However, credit cards for travel won’t be the most suitable option for everyone. One of the big drawbacks is that they often don’t offer 0% deals on purchases, which means that unless you clear your balance each month, you’ll pay interest on all your holiday spending.
Some credit cards might also charge monthly or annual fees, and if you’re late making a repayment or miss it completely, fees also apply. Missing payments risks hurting your credit score too.
Not everyone will be accepted for a travel credit card. To get the best deals, you usually need a good credit record. You also need to apply for your credit card in plenty of time.
Fortunately, there are plenty of alternative options to consider. The first is a specialist bank account. Many digital-only providers, such as Starling and Revolut, offer bank accounts with debit cards that are free to use overseas, and you’ll benefit from the Visa or Mastercard exchange rates while spending.
In addition, a travel bank account generally does not charge you anything for cash withdrawals (neither fees nor interest) – although some come with a limit on how much you can take out of the ATM.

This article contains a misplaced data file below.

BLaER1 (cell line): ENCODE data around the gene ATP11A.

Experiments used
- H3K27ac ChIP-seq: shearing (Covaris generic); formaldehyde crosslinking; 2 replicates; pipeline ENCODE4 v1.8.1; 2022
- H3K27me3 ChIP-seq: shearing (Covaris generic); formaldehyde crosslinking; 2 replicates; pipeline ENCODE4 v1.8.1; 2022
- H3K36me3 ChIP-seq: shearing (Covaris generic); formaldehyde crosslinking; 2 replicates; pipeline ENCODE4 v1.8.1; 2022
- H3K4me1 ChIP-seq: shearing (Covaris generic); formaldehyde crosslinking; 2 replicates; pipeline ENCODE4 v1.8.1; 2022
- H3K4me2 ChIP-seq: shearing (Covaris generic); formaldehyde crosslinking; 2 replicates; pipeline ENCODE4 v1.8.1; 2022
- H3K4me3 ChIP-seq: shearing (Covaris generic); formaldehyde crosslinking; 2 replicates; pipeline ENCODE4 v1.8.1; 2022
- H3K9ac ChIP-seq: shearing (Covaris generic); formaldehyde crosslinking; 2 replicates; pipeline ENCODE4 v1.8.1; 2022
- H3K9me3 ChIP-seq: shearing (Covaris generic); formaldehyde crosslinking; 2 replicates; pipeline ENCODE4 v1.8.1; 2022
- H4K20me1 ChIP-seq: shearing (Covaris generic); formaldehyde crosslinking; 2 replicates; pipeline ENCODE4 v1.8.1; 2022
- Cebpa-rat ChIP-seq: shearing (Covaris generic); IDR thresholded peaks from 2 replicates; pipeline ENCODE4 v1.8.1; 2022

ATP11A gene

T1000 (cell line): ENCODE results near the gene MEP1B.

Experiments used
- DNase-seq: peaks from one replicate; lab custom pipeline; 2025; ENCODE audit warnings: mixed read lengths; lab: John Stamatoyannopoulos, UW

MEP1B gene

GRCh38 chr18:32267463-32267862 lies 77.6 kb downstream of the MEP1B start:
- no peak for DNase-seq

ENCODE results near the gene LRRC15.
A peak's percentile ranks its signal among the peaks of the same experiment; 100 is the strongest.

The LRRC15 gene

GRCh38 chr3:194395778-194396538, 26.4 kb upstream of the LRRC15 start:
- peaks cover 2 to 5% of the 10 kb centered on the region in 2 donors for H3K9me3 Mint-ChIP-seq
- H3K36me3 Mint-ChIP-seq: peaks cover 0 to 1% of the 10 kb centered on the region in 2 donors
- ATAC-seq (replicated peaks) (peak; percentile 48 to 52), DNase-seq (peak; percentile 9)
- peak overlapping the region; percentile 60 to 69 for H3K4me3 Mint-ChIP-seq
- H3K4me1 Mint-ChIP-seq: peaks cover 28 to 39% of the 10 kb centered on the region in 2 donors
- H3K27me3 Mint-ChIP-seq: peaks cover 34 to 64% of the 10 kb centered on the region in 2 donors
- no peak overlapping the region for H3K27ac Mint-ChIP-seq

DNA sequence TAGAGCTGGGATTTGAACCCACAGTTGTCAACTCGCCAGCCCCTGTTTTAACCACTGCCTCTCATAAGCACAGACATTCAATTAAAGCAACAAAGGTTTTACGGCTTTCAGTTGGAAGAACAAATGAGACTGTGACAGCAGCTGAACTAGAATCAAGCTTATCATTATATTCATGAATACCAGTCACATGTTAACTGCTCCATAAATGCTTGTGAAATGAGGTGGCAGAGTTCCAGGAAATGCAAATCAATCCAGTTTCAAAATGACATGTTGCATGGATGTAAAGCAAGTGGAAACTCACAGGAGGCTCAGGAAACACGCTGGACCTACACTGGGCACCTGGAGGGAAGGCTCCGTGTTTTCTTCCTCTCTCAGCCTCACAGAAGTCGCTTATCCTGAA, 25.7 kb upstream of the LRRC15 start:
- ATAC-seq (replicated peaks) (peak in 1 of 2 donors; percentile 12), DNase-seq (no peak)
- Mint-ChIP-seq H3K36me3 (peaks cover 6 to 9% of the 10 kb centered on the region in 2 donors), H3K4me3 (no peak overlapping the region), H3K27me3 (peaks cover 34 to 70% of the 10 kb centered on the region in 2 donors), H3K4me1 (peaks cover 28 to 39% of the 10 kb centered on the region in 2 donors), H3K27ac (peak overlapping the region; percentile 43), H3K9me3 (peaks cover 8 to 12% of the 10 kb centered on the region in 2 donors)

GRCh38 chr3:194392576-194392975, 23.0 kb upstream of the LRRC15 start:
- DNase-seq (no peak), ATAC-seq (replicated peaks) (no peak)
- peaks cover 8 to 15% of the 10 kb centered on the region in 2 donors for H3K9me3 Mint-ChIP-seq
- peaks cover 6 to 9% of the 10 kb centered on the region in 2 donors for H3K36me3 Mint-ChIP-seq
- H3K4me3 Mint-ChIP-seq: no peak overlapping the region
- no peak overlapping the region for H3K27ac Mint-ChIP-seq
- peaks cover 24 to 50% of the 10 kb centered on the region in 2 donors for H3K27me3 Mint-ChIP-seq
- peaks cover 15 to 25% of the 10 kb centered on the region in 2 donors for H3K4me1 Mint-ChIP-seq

Another option is a prepaid travel card. These can also be free to spend on and make cash withdrawals with, but you won’t always get the best exchange rate with them.
However, if you can find one that doesn’t charge a fee for loading or holding money on it and that comes with Visa or Mastercard exchange rates, it will be as cheap as using a travel credit card.
Bear in mind that however you pay for items, if the retailer offers to convert the payment into pounds rather than the local currency, ask to stick to the local currency. Retailers typically offer poorer exchange rates, so if you pay in pounds sterling, you’ll pay more for your purchase than expected.
Finally, it’s worth taking a small amount of travel money with you to cover any expenses that can’t be paid for on plastic.
Our editors have picked out some of our best travel credit card deals.
We are classed as a credit broker for consumer credit, not a lender.
CardFinder is a tool that matches you with the credit cards you're most likely to get based on your circumstances.